The following round-up offers ten tips for books for children and young adults from last year which caught our attention: whether because of their original storyline, enchanting visuals, inventiveness or fresh humour. The chosen books cover all age categories, from pre-schoolers (4+) to adults, who will certainly find quite a few of the following titles of interest too. For those who want to stay abreast of what’s happening in the world of Czech children’s books, we recommend keeping an eye on the Golden Ribbon competition and the Best Children’s Books project.
(Běžíliška, 52 pages)
When it comes to teaching primary school children about the world around them, why present them with a series of dull, unconnected facts when you can link it all together in an appealing way through an entertaining story and even let the children try things out for themselves. A young graduate of the Academy of Arts, Architecture and Design in Prague, Tereza Vostradovská, is behind the text and illustrations for this inventive book, which presents information about nature in a gentle and interactive form. In its underground burrow, an inquisitive big-eared mouse is putting together its own nature encyclopaedia. For this purpose, it sets out to investigate both under the ground and above it, through the woods and orchard and around the fish pond, encountering worms and larva, tracing the outlines of stones from fruit, listening to birdsong, thinking about how to tell the age of a tree or how to decide what is a fruit and what is a vegetable. It also sets tasks for its readers, teaching them how to catch beetles, grow plants or make a garden pond. In addition, the book is linked to new media and comes with an app and a website, which are also in English. Although the book is primarily intended for younger schoolchildren, the playful and yet clear (often full-page) illustrations make it comprehensible and attractive for pre-schoolers too.
“Playful Science may seem like a natural history textbook, but it is much more than just a teaching aid: the picture panels depicting, for example, life in the soil, in the trees or below the surface of a fish pond combine comparatively realistic drawing (yes, all those little creepy crawlies really are recognizable!) with artistic flair and at times with situational humour too.”
— Radek Malý, Host 3/2017
“Tereza Vostradovská’s large-format book, Playful Science, is an attractive way to teach infants about the world around them, and thanks to the dependable yet playful illustrations it can even be used with toddlers.”
— Jitka Nešporová, iLiteratura
- 2017 Golden Ribbon Award – Literary section: Non-fiction for children and youth
Petr Stančík & Lucie Dvořáková
Chrujda the Badger Found his Great Love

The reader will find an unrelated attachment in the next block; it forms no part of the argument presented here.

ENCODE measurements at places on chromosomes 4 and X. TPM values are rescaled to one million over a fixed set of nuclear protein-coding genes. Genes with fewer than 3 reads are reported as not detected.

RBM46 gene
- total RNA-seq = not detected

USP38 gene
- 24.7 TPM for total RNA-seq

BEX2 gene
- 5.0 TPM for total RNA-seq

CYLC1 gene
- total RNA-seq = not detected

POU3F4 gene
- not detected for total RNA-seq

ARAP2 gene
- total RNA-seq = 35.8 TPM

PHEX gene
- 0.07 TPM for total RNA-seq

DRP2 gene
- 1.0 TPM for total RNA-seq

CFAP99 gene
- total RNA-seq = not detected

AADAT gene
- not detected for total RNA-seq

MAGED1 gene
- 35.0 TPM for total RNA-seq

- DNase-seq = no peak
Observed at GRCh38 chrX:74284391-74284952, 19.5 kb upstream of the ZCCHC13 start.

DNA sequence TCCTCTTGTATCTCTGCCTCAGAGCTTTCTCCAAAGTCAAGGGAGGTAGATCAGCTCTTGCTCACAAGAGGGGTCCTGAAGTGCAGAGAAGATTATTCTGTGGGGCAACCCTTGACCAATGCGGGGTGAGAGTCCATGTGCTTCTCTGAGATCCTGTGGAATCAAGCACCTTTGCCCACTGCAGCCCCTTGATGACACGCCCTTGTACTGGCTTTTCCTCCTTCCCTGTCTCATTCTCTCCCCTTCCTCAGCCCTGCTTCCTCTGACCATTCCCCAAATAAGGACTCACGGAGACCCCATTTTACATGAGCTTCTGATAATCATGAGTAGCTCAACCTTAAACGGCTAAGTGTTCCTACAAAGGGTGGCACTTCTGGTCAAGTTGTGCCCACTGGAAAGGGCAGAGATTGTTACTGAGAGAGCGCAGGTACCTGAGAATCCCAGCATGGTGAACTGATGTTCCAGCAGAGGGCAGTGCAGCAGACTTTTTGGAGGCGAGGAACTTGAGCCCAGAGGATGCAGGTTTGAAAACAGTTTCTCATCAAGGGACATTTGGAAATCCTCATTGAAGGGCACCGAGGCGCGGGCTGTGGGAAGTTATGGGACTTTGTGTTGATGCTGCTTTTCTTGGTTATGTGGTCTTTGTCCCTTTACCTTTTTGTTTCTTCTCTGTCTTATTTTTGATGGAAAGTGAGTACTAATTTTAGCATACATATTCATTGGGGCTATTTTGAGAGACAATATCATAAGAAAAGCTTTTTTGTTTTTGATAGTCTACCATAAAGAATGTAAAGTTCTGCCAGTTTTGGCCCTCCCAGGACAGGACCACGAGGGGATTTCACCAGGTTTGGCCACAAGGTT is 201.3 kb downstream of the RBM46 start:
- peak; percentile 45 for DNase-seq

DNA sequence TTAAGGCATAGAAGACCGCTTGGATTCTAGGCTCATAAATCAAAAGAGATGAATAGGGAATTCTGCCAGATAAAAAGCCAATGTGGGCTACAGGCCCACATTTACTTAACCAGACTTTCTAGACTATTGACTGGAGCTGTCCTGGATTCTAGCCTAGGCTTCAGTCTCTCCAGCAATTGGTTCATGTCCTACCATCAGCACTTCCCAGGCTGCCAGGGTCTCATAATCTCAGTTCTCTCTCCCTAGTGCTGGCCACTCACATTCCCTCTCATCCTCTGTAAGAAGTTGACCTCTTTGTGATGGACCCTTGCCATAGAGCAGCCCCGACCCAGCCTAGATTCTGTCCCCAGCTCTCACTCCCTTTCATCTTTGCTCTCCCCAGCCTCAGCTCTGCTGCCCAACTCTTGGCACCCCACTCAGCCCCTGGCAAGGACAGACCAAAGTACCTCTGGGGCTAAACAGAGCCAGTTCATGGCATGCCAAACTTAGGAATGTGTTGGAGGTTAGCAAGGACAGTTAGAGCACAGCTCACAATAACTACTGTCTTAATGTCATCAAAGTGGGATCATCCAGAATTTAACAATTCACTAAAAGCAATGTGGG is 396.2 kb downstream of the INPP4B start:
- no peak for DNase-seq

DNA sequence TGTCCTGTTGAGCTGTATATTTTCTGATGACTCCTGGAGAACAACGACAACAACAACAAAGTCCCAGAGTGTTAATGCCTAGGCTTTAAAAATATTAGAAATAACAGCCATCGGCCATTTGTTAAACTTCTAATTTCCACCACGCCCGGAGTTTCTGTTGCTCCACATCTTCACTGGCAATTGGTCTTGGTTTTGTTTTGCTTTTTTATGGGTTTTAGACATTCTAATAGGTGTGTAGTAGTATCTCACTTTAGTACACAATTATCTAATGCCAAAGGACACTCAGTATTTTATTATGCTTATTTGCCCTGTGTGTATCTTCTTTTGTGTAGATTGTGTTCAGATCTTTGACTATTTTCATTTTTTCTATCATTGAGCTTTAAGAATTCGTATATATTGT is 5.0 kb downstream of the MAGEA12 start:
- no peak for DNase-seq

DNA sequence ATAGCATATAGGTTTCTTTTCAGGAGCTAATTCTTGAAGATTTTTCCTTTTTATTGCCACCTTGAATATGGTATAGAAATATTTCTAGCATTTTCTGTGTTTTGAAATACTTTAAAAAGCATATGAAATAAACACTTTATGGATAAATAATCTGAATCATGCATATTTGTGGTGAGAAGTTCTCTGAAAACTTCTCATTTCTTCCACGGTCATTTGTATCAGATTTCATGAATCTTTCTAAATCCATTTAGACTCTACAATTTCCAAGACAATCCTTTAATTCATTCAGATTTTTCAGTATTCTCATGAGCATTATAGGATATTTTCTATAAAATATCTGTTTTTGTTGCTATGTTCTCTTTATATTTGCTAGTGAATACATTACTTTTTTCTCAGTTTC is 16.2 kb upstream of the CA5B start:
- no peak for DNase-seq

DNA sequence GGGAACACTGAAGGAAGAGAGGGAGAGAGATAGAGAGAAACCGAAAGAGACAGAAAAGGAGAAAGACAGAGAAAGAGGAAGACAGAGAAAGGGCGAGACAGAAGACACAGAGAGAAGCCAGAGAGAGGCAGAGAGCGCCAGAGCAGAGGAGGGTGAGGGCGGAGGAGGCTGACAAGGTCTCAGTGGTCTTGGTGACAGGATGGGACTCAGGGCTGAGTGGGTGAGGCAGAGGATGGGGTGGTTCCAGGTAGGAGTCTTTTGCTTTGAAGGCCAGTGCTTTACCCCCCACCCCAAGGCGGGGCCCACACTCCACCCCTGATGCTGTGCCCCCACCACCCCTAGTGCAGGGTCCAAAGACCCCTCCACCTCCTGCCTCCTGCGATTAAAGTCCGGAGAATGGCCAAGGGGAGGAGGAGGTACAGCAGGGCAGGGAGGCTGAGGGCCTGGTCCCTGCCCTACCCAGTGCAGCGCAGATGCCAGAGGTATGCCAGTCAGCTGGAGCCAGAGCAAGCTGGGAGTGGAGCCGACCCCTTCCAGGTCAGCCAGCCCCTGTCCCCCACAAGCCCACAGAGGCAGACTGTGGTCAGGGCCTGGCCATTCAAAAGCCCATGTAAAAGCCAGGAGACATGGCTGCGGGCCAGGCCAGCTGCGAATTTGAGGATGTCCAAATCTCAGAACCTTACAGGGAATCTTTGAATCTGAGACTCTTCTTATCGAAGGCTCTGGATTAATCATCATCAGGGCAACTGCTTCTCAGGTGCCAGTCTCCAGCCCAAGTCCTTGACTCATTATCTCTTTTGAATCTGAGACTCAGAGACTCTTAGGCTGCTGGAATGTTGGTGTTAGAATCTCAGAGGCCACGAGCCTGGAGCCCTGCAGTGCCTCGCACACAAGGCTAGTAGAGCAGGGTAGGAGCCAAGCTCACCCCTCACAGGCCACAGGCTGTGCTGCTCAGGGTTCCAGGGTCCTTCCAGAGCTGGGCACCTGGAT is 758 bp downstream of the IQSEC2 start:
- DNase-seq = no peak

Jezevec Chrujda našel velkou lásečku
(Meander, 24 pages)
Petr Stančík, the 2015 Magnesia Litera prizewinner for prose, writes both for children and adults. He has already published two books about Chrujda, always to the great joy of both children and critics. In this latest story the popular children’s character Chrujda from Habřinec Forest, a friendly, inquisitive builder of underground corridors and setts, falls fatefully in love with the beautiful Anička the weasel, but he is not the only one to do so. Chrujda has to fight for his love with crafty Smradolf the polecat. Our smooth-furred heroes find themselves in a secret cave full of dangerous creatures trying to do them in. Brave Chrujda beats his rival not through strength but through courage and resourcefulness, finally convincing Anička that he is the one for her. The humorous illustrations of the various creatures of forest and meadow are by the outstanding artist Lucie Dvořáková, whose previous illustrations have won great acclaim.
“The third volume about the badger abounds in wit and wordplay. […] Entertainment guaranteed.”
— MF Dnes 18/06/16
“This third adventure of the resourceful badger is a true heart-wringer: Chrujda has fallen in love with Anička the weasel. This simple but not simple-minded tale humorously and inventively tells how an apparently tedious type can show greatness.”
— Pavel Mandys, iLiteratura
Vratislav Maňák & Jan Hísek
(ART vydavatelství, 36 pages)
Vratislav Maňák is without doubt one of the most distinctive figures in young Czech prose. The twenty-nine-year-old writer and journalist caused a stir with his debut collection of short stories, Šaty z igelitu (Plastic Dress, Host, 2012), for which he was awarded the Jiří Orten Prize; his last novel, Rubik’s Cube (Rubikova kostka, Host, 2016), was one of three prose titles to be nominated for the 2017 European Prize for Literature. In addition to “grown-up” prose, however, Maňák also has a track record in writing books for children – he won a Magnesia Litera prize in 2015 with his The Clock Master (Muž z hodin, Albatros, 2014). The fairy tale The Skydweller is his third children’s book. A mountain valley is flooded with darkness and young Klára sets out in search of the mysterious Skydweller to obtain a warming flame for her sick mother from him. The sombre atmosphere of the storytelling, for which the author took inspiration from his beloved Hans Christian Andersen and from Oscar Wilde, is immediately reflected in the cover artwork by the painter Jan Hísek, who illustrated the book. With this tale of a child’s courage, the secrets of the sky and a health-giving light, Vratislav Maňák cements his reputation as a master storyteller.
Barbora Klárová & Tomáš Končinský
Typo and Crust
Překlep a Škraloup
(Albatros, 112 pages)
An elf who occasionally signs himself Tyop (and who digilently – or rather diligently arranges typos in books and other printed material) and his loyal friend Crust are our guides in the search for an answer to a tricky question: why do things age and who is responsible for it? For obsolescence and dilapidation do not happen by chance: they are the work of the entropist elves to whom the two chums belong. However, when they find out that people are not at all happy about ageing, the friends set out on an adventurous pilgrimage to the very Cog of Time in order to stop it. However, during the expedition they come to a surprising realization. This playful debut book by Barbora Klárová and Tomáš Končinský with illustrations by Daniel Špaček was published under the auspices of the oldest and biggest Czech publishers of children’s books and is one of the greatest surprises to come out of this year’s crop of books. This profound story with its wise denouement is accompanied throughout by irresistible wordplay. The elves encounter ingenious inventions, from a humidifier for the “dry zip” (Velcro) to a steam-powered two-stroke choccoflaker, not to mention the Crystal Bupkis competition. The authors of the book deservedly carried off this year’s Magnesia Litera for children’s literature as well as the country’s most important award for children’s fiction, the Golden Ribbon.